• Yair Rosenberg, in the Tablet Magazine states that the leaders of the BDS Movement seek to impose a one-state solution in the Middle East. Palestinians and Israelis beg to differ. 
  • Churches for Middle East (CMEP) Bulletins
“Guess who said this recently: Israel’s treatment of Palestinians looks ‘a lot like apartheid’ – and not just in the occupied territories, but inside Israel too, where one in five citizens are Palestinian. ‘I actually think the issue of apartheid is more relevant to how Arab Israelis [Palestinian citizens of Israel] are treated within the framework of the country [Israel].’
“No, it wasn’t Jimmy Carter, the former U.S. president who a decade ago famously went head-to-head with the Israel lobby by publishing a book that compared Israel’s policies in the occupied territories to apartheid.
“The author of this even more incendiary statement is none other than Jodi Rudoren, the New York Times’ decidedly soft-on-Israel Jerusalem bureau chief from 2012 until her departure 18 months ago.
“Her apartheid comment is included in an interview with John Lyons, who himself served in Jerusalem for many years, in his case reporting for the Australian newspaper.” …
“In other words, Lyons shows that reporters covering Israel and Palestine are systematically targeted by Israel lobbyists in an attempt to pressure them and their papers into self-censorship. The goal is to skew the coverage to make Israel look much better than it would otherwise, and the Palestinians much worse.
“That has tragically dangerous consequences. By seriously distorting readers’ perceptions of Israel and Palestine, the lobby ensures that the conflict continues to be seen as intractable – and continues inflicting a heavy toll on life in the region, especially Palestinian life.” …
“Just setting out these imaginary scenarios hints, of course, at their implausibility. The reason Rudoren kept quiet in the NYT about Israeli apartheid is self-evident, as Lyon’s interviews make clear: to have done otherwise would have been career suicide.” …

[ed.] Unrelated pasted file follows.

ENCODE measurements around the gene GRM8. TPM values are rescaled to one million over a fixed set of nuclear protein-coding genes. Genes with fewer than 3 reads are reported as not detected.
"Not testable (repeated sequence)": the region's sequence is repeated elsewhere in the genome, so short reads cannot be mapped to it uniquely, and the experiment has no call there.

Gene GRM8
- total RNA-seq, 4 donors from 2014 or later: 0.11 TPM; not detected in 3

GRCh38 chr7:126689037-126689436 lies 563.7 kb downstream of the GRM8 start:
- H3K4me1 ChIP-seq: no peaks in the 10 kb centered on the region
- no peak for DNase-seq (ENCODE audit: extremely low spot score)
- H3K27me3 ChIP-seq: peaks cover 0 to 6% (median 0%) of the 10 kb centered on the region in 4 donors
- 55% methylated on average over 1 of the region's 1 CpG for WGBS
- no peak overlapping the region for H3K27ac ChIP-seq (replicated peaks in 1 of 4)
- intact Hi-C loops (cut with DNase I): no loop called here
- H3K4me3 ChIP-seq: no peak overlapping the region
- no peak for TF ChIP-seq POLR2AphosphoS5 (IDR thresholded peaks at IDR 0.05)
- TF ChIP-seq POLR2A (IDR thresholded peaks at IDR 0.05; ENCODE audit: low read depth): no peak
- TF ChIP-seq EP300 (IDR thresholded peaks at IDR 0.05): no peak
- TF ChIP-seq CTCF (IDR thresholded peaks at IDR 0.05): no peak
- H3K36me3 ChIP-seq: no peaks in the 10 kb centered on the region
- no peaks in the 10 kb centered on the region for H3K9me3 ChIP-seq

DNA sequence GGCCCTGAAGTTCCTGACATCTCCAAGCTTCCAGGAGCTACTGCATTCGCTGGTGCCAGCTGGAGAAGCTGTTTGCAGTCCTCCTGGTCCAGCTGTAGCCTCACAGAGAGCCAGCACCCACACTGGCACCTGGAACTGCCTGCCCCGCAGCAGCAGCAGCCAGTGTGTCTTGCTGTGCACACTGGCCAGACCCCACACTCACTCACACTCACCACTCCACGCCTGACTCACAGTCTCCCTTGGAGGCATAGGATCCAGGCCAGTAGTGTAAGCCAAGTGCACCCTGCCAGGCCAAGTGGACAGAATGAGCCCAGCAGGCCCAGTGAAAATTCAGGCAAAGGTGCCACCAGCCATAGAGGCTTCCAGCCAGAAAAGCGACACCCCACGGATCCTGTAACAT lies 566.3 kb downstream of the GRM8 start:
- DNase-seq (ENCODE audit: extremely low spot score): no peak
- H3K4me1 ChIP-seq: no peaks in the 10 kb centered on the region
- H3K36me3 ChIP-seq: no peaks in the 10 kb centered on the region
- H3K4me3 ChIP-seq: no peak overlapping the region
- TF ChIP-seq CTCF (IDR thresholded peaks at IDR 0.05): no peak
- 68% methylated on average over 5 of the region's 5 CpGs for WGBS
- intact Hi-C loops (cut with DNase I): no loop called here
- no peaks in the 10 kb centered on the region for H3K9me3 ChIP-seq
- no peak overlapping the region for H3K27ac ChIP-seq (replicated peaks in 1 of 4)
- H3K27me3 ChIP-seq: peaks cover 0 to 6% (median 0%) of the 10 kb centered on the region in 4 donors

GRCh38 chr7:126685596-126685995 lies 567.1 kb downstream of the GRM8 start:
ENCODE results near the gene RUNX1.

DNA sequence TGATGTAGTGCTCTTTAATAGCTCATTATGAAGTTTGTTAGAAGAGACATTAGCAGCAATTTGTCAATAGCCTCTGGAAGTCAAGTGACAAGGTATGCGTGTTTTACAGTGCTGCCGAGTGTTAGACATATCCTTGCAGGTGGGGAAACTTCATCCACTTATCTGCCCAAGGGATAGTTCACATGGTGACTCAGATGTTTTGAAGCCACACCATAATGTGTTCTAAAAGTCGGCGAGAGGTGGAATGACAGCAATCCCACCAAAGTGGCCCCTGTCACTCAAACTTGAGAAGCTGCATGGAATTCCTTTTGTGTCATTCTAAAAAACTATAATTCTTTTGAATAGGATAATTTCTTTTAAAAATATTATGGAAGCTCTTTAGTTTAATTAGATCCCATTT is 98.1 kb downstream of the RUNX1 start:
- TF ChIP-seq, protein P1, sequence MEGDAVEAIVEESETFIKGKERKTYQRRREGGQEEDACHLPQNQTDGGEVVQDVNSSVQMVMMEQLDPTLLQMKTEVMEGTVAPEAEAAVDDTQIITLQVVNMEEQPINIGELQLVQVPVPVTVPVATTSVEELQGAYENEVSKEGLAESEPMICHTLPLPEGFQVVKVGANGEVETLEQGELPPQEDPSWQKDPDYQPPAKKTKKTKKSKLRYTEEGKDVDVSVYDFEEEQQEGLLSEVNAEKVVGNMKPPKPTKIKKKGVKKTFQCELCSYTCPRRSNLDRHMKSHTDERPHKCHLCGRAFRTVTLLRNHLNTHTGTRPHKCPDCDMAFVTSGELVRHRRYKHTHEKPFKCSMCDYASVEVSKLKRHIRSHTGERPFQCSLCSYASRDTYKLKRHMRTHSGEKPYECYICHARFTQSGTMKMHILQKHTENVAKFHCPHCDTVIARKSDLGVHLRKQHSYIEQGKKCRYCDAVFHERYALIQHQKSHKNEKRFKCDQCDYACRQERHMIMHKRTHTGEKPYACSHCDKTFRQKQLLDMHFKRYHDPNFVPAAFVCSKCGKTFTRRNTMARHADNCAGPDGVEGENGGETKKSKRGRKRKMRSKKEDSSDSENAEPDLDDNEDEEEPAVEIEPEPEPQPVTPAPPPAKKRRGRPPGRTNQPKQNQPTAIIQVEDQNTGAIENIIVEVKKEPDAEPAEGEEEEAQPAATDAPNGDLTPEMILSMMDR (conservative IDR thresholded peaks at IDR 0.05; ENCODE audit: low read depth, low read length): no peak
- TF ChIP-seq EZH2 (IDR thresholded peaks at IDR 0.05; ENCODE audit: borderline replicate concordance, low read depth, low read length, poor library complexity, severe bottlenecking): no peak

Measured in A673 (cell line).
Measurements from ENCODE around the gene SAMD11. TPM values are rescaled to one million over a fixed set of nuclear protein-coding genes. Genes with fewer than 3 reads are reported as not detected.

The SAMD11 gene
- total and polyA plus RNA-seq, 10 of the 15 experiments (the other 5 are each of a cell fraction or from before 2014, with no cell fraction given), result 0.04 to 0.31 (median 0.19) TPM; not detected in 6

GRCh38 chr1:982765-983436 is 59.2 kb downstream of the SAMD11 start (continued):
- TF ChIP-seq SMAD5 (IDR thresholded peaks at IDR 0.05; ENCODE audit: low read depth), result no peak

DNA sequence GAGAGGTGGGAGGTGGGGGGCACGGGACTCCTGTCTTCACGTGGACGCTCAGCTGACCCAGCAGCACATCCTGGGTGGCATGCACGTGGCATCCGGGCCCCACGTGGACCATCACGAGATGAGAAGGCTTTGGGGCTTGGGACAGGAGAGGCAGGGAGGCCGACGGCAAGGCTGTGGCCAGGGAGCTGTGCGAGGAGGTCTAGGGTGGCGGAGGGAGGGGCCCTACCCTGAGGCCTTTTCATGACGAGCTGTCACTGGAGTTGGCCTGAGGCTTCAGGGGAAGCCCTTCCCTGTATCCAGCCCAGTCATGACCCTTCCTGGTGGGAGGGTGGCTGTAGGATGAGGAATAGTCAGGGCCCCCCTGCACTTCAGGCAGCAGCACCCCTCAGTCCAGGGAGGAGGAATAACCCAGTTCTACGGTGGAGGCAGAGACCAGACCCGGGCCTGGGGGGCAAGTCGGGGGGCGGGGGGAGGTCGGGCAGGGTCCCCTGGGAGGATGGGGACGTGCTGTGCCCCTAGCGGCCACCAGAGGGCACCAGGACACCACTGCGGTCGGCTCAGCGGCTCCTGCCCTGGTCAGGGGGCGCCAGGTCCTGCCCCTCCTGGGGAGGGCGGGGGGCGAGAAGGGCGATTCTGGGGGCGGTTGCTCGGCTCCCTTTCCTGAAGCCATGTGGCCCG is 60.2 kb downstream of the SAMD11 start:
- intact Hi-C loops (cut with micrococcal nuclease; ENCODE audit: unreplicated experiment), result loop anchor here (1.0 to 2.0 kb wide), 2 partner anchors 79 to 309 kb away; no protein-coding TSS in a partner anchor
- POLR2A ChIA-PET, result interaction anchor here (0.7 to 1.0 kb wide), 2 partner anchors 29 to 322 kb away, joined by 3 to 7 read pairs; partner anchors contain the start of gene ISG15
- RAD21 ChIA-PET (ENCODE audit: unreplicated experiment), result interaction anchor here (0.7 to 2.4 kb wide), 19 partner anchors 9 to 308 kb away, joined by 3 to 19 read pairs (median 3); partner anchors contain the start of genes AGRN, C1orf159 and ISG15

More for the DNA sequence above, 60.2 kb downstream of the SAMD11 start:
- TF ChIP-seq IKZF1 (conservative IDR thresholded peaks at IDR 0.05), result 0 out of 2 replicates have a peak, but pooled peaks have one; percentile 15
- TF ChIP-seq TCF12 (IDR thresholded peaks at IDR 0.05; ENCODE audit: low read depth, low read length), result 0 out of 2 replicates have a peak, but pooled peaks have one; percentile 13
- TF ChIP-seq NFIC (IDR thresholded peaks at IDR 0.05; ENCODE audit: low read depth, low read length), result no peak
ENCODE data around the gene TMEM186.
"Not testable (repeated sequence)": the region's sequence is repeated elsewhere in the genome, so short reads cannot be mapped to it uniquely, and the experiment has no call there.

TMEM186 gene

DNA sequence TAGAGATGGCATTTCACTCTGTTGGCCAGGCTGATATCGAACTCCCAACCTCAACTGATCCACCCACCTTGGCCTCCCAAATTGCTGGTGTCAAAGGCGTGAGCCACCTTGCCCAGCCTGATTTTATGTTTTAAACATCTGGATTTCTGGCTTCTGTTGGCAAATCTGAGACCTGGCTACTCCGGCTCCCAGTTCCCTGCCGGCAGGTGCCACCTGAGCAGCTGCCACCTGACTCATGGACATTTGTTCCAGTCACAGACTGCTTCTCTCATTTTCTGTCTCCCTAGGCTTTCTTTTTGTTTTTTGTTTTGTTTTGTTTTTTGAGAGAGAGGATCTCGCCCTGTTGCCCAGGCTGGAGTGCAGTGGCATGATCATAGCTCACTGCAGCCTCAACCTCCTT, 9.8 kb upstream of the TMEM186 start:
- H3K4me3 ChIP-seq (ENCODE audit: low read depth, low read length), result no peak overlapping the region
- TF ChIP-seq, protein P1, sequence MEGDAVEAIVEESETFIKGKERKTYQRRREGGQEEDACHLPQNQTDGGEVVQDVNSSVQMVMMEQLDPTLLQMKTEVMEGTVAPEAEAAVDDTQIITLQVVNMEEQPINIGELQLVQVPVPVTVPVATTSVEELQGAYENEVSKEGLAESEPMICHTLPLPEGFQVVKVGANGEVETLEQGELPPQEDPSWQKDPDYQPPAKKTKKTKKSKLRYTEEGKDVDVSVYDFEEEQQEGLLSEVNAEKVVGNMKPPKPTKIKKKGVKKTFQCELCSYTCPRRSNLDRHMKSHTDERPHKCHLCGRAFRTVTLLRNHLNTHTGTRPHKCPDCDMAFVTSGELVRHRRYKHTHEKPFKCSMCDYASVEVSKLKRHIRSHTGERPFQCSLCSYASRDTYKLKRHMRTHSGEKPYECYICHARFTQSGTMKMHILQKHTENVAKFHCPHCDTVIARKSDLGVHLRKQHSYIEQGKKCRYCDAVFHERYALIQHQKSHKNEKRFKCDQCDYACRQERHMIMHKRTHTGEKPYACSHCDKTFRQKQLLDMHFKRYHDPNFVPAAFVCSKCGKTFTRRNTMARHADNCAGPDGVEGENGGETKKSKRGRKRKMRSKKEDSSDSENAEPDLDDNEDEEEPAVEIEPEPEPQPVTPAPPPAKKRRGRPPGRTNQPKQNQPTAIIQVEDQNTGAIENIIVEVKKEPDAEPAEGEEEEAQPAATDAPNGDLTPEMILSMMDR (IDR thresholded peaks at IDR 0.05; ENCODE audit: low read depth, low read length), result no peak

“According to Lyons, Rudoren concludes that ‘there is not a healthy debate in the US about Israel because of the power of pro-Israel lobby group AIPAC’ – the American Israel Public Affairs Committee, whose muscle so terrifies the Congress that it receives settlement-building Israeli prime ministers like Benjamin Netanyahu far more rapturously than it ever does an American president.
“Rudoren could have added that the debate in the US media about Israel is not healthy either. And that is because Israel loyalists in the US have developed, in parallel to the political lobby of AIPAC, a similarly sophisticated and bullying media lobby, represented by groups such as the Anti-Defamation League, CAMERA and Honest Reporting.” …
“Lyons has done sterling work by himself admitting – and getting others to admit – a great taboo: that a journalist writing with any kind of critical perspective on Israel is going to be ruthlessly pilloried by the lobby and their career put in jeopardy.
“Sadly, as a result, most journalists keep quiet. Their silence enables the Israel lobby to continue working largely in the shadows.”
“Her travels shaped Wazwaz’s early experience in the field of journalism, and when she began to work around many large, competitive media outlets, she realized the flaws in the coverage of the Palestinian-Israeli conflict.
“’One of the problems is that there isn’t context given. There isn’t historical or political context,’ Wazwaz said. ‘That’s what a lot of the mainstream media outlets are missing.’ When you don’t know the history of Palestine and you hear about violence there, ‘you lose the humanization of the story,’ she said.